The stark imagery of gory beheadings, crucifixions, and people being burned alive at the hands of ISIS terrorists have flooded social media websites in recent years, but the majority of the propaganda produced by the group depicts civilian life, according to a think tank.
While ISIS continues prominent efforts to glorify acts of violence, its most recent propaganda push shifts focus to prove it’s a genuine nation state.
A new report by the counter-extremist Quilliam Foundation departs from the media’s focus on ISIS’s frequent acts of brutality by stressing the importance of trying to understand the group’s confusing long-term strategy.
The terrorist group created more than 1,100 pieces of propaganda between July 17 and August 15 of this year, said the report. The pieces include photos, videos, audio statements, news bulletins, theological essays, and more.
On average, 38 individual pieces of propaganda are produced each day in an “unrivaled” operation stretching from West Africa to Afghanistan that works around the clock.
The group’s civilian output focused mainly on local services, religion, and economic activity. Among the languages used are Arabic, German, English, Russian, Kurdish, and French.
While violence was frequently depicted in photos—both against perceived enemies of the group and against citizens accused of crimes—more than half of the propaganda produced focused on ISIS’s idealized vision of life.
“They depicted Western foreign fighters sitting together on grassy hillocks and in children-filled parks, calling upon their fellow extremists to join them in the land of the ‘caliphate,'” reads the Quilliam report, authored by researcher Charlie Winter. “Many others emerged over the rest of the year, showing Arab supporters singing and drinking tea together during “istirahat” (breaks). And rapturously inviting their compatriots to join them at “ribat” (the frontier).”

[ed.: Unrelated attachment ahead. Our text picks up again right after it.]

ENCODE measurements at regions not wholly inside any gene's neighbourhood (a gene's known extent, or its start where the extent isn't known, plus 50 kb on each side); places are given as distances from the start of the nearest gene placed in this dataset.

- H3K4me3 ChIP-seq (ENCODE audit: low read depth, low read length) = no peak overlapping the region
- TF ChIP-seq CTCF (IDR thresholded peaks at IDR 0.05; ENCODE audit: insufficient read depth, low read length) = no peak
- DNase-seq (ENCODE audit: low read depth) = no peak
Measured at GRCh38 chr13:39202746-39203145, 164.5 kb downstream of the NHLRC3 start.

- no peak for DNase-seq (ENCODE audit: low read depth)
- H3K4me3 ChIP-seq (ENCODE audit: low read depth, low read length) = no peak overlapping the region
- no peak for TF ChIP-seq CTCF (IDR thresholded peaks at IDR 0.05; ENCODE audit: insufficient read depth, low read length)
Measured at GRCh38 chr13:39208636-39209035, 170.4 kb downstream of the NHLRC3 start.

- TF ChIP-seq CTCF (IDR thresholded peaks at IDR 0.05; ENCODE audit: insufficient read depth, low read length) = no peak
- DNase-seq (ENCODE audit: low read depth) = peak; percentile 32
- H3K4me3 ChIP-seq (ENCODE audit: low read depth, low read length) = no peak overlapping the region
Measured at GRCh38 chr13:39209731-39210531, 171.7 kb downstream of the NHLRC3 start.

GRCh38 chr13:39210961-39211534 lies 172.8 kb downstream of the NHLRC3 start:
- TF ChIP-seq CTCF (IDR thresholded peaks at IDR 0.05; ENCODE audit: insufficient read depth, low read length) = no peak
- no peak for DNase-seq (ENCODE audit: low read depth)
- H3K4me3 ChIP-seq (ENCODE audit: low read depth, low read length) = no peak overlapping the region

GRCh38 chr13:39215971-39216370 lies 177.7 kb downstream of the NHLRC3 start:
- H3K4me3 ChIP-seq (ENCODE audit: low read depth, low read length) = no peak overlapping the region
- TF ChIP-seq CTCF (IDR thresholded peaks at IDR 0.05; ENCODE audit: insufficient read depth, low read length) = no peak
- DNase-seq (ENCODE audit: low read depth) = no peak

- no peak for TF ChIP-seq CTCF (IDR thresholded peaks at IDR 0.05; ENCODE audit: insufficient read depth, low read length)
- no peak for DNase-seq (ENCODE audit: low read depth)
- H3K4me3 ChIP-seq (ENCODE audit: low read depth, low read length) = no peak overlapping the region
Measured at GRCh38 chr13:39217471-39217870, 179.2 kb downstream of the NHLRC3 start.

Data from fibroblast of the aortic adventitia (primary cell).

This month, ISIS published photos of two new theme parks for young children, which some analysts claimed was an attempt to divert attention away from persistent strife that pervades ISIS territories. The children are seen apparently enjoying a series of rides, including spinning teacups, a Ferris wheel, and a miniature train ride. The parks are located in Fallujah, Iraq, and Raqqa, Syria, according to the activist group Raqqah is Being Slaughtered Silently.
The photos could be part of what Quilliam describes as ISIS’s “utopia narrative,” which is the most prominent theme. More than 52 percent of the pieces conveyed that theme above anything else.
Since ISIS took power in 2014, there have been questions about the legitimacy and credibility of its claims. It compensates by creating an image of life that appears to be going on as normal, according to Quilliam. It can also seen as an attempt to win over local populations in Syria and Iraq.
Haroro Ingram, a research fellow at the Coral Bell School of Asia Pacific Affairs at the Australian National University in Canberra, said in a recent interview that Western powers are doing a poor job at countering ISIS propaganda.
“Western governments need to fight the urge to launch a counter-proselytizing campaign against IS (and other militant Islamist groups). At best, such efforts are likely to fail. After all, why should the adherents of a particular faith give any credibility to the ideological opinions of those outside of their faith?” he told the Musings on Iraq blog.
Specifically, the U.S.-led efforts to counter ISIS’s recruiting efforts has been insufficient, Ingram said.
“Western counter-narrative efforts against IS [ISIS] have generally been pretty poor. Like many, I thought the State Department’s sarcastic ‘Welcome to the “Islamic State” land’ video is a baffling example of counter-narrative messaging,” Ingram noted.
He suggests the United States and its allies should try again to challenge ISIS’s core message, which is its claim of “practically addressing the needs of Sunnis via appeals to pragmatic factors like security, stability and livelihood.”